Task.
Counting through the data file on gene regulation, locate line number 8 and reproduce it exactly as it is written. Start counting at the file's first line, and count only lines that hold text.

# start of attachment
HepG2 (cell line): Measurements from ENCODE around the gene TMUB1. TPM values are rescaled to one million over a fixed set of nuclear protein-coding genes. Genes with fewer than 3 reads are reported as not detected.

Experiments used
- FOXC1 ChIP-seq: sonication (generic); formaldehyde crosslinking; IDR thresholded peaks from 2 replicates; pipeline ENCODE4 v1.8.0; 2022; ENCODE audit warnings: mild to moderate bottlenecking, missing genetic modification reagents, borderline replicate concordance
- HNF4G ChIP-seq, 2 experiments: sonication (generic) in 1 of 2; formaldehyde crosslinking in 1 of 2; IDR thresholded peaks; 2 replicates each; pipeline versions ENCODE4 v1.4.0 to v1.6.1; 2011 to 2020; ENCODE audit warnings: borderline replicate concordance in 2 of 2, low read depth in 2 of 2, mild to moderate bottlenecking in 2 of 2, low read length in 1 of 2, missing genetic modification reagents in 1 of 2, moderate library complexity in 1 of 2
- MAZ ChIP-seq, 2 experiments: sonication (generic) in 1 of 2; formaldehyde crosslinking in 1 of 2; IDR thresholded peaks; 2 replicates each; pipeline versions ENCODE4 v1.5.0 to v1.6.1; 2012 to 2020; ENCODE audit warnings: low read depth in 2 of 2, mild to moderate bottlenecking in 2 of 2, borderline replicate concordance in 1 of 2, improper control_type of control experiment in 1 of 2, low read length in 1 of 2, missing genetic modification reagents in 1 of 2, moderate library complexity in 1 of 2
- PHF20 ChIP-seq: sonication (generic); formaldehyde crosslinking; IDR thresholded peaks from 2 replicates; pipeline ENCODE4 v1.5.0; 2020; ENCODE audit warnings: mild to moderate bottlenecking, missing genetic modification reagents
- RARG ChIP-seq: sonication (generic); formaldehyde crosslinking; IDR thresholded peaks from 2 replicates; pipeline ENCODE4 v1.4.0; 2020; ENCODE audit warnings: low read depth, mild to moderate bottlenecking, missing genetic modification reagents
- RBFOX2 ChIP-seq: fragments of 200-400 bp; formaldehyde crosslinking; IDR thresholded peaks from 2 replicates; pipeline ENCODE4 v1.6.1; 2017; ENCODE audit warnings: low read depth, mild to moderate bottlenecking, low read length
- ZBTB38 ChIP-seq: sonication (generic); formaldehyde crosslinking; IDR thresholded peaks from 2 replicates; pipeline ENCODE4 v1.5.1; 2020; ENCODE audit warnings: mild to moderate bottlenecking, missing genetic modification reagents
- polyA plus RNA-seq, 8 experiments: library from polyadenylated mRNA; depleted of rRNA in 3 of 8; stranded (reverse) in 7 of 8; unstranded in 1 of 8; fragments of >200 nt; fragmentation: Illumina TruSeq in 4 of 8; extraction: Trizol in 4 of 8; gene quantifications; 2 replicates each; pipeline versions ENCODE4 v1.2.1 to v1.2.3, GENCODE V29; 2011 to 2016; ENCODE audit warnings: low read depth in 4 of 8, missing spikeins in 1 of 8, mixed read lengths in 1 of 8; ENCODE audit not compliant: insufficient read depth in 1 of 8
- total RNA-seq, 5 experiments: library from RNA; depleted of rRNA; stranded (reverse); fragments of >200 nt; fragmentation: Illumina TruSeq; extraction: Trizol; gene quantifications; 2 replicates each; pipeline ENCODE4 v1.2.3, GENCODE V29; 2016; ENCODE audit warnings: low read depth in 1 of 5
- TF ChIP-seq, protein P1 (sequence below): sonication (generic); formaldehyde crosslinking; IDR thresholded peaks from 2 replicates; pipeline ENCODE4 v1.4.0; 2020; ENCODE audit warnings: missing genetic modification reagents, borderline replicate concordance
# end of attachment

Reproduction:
- RBFOX2 ChIP-seq: fragments of 200-400 bp; formaldehyde crosslinking; IDR thresholded peaks from 2 replicates; pipeline ENCODE4 v1.6.1; 2017; ENCODE audit warnings: low read depth, mild to moderate bottlenecking, low read length